> On The Silk Road - Turkmenistan


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Yes - I am still alive and currently in Mashad - the holiest city in Iran.

I am afraid that this might be a long email again, but there was no internet and no time in Turkmenistan - so I could not catch up earlier ...

Left Boxoro as planned early the next day. There was a bit off tension since we had got the guy we were negotiating with down to USD20 and the right to spend an hour looking for more passengers but at the last minute we found someone willing to go immediately for USD15. So we dumped the first guy when he turned up and told him he was ripping us off - revenge on all the other taxi drivers in Uzbekhistan. Pretty petty I know - but I reckon it is still Uzbekh taxi drivers 4 - Paul 1! The minibus drivers on the other hand are friendly and straight forward and only charge a standard 50% markup for being a stupid white guy.

We set out across the (inceasingly) desert for 100K to the border and arrive about 9. There follows about 1 hour of hastle with customs as they try to find something worth a bribe - saying "Do you have narcotics?" was obviously not going to work but they tried it anyway. The carpets caused all sorts of problems (an ongong story). In the end the custom guy demand that we swap mobile phones because mine was worth a lot more than his and Nokia would give me a new one anyway (very advanced comercial thinking - I thought). I did the stupid tourist thing and pretended not to understand.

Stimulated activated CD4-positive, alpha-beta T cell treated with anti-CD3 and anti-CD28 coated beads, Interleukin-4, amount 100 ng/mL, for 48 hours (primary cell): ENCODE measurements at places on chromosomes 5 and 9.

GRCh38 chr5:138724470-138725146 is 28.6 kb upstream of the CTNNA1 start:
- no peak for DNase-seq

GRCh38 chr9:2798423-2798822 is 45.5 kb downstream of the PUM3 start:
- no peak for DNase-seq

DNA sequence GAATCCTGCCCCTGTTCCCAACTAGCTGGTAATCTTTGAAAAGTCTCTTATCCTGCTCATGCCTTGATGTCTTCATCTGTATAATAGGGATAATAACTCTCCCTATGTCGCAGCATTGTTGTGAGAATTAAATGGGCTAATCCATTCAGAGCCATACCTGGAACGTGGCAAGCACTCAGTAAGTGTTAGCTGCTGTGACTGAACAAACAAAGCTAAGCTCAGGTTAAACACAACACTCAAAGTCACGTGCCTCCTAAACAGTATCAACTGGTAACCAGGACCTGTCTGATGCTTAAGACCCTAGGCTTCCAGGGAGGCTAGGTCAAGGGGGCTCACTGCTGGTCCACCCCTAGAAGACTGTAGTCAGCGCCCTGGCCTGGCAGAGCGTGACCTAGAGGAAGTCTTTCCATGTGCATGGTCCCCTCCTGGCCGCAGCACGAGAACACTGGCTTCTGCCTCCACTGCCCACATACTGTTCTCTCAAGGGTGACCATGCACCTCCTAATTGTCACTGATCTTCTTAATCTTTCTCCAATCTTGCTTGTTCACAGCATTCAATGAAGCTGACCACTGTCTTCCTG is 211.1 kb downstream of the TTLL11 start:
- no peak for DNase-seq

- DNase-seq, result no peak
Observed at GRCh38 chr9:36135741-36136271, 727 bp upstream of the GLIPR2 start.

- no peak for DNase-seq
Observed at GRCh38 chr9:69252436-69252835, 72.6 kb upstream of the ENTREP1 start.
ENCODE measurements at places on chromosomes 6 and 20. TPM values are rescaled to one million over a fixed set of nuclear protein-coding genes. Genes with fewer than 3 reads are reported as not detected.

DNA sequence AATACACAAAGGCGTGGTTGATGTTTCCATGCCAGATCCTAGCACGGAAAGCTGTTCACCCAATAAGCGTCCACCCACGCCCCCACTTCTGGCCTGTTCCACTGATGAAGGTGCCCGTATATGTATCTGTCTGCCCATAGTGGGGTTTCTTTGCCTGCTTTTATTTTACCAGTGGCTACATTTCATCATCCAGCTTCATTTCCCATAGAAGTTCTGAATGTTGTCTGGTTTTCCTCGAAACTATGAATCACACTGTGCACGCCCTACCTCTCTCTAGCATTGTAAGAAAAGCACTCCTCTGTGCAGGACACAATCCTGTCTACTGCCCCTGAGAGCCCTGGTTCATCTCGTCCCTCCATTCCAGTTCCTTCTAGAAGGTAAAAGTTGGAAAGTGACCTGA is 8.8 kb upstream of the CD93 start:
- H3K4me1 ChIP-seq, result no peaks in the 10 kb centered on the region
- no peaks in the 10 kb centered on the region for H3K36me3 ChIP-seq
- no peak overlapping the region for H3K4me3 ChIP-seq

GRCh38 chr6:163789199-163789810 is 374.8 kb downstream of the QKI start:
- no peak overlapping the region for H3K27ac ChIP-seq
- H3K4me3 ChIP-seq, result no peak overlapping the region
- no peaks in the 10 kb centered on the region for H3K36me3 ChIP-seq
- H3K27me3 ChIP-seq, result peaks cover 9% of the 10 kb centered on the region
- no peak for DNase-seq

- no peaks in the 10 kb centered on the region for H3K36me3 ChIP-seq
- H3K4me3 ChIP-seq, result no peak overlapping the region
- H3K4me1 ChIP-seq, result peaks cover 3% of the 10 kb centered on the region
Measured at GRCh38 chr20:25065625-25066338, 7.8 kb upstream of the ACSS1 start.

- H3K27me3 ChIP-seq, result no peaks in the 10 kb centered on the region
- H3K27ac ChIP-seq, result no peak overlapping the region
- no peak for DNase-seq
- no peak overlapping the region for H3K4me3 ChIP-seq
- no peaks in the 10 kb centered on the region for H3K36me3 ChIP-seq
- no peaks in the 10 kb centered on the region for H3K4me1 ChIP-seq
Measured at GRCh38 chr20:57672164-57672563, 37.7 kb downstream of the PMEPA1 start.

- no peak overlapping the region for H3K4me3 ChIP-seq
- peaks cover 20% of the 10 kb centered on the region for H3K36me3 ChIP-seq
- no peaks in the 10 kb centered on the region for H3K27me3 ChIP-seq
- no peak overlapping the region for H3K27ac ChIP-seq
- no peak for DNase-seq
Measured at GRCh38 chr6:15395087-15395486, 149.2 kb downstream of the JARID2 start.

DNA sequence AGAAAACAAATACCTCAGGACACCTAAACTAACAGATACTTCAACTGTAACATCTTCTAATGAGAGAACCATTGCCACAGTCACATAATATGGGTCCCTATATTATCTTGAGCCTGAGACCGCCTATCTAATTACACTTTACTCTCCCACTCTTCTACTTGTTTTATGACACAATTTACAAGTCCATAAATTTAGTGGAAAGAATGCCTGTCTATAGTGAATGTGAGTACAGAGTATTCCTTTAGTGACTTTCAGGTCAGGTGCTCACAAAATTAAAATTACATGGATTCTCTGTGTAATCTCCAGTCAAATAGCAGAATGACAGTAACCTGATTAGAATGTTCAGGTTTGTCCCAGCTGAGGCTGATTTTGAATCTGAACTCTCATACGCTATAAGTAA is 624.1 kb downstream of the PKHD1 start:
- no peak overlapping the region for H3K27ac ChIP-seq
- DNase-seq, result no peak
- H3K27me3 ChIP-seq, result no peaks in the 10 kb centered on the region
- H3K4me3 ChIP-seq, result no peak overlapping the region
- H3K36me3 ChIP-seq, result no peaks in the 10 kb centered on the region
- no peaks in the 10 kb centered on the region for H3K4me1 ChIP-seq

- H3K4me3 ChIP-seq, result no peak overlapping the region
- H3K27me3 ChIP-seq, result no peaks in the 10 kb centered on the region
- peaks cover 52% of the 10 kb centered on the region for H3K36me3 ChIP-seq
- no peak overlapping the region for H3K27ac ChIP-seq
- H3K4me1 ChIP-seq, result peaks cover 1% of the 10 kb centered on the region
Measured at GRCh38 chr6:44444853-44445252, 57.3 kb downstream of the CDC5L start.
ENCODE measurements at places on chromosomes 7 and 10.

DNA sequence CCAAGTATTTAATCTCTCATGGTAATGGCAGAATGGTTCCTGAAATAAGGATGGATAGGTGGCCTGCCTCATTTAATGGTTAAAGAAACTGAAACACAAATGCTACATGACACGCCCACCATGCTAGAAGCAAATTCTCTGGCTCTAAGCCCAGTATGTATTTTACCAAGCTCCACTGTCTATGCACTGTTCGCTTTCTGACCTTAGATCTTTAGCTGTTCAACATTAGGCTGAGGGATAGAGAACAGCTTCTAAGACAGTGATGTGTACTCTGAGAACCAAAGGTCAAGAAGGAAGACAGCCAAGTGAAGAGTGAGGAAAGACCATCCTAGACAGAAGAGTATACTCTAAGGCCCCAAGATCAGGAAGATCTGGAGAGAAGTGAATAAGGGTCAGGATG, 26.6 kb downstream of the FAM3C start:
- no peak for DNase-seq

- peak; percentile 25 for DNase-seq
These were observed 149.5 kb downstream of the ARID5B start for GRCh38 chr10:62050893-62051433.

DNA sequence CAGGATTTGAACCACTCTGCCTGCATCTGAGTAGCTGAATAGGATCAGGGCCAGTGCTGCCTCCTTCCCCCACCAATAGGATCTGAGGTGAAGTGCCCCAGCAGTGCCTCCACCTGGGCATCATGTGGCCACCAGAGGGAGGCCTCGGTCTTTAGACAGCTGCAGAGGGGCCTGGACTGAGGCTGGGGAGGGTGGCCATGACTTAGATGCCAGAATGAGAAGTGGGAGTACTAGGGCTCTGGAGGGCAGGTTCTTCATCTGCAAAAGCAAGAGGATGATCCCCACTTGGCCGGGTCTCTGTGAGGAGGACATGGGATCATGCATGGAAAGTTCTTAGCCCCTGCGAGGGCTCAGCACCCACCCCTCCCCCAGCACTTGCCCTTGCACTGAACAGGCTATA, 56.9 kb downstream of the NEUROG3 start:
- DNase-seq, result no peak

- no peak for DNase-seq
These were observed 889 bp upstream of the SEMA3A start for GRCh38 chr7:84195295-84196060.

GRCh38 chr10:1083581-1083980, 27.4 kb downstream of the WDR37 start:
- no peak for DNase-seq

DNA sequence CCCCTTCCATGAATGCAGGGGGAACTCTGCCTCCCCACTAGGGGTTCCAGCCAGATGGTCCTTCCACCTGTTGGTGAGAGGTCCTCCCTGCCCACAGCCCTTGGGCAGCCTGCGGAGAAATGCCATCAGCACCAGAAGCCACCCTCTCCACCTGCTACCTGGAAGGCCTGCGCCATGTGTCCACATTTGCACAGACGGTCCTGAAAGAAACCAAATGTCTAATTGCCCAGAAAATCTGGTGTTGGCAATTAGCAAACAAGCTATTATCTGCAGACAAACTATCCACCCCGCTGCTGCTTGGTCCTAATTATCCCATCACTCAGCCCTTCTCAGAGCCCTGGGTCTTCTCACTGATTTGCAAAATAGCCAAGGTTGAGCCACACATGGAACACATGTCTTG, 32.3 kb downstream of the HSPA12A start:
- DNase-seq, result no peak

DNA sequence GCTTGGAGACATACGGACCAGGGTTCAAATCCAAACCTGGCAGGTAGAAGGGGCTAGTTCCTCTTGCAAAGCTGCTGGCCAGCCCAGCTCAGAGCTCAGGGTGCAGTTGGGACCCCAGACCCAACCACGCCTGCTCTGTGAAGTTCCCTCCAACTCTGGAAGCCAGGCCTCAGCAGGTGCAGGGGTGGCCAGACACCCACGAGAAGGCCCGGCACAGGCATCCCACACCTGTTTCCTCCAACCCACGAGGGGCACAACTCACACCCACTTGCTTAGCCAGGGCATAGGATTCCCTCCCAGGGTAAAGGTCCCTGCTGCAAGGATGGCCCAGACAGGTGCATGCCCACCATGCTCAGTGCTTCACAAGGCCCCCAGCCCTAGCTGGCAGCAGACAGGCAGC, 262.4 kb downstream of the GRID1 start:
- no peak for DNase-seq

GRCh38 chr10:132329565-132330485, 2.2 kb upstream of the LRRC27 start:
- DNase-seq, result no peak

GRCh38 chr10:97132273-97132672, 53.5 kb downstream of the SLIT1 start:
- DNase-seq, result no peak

Finally the boss came out of his office and said something that equates to "Get these smelly tourist out of my custom hall" and we were off.

At the Turkmen side it all started again - this time 1.5 hours. Turkmen does not allow export of carpets (that I know) and therefore the import and then export of Uz carpets caused a huge flurry of paperwork and ins'allaha's. Finally - my passport disappeared for 30 minutes because of "problem". Through all of this - Antonina - the person who was supposed to fix the TM side for us - was being very Russian in the corner and shrugging her shoulders. In the end - we tried standing so we blocked the exit, smoking, smiling at all guards and quietly saying "passport" to everyone. It seemed to work :)

All of this in about 42C in the middle of the desert with no water (I left the bottle at the hotel because of the taxi confusion - stephen only had 1/4 bottle). Two desicated less than white guys emerge into TM. Antonina - of course - had no water on hand :( Antonina and her driver, of course, had no petrol (despite sitting there for 3 hours complaining because we were late).

So we head to Turkmenbad to get petrol. Turkmenistan is, of course, a huge oil producer so it should come as no shock that it is practically impossible to get petrol outside of the capital - and we are about as far from the capital as you ca get. We queue at one place for about 30 minutes - but they run out as soon we get the front. After two more tries we get a tank full. This activity rules out lunch (who needs food) but we do get some water (slurp).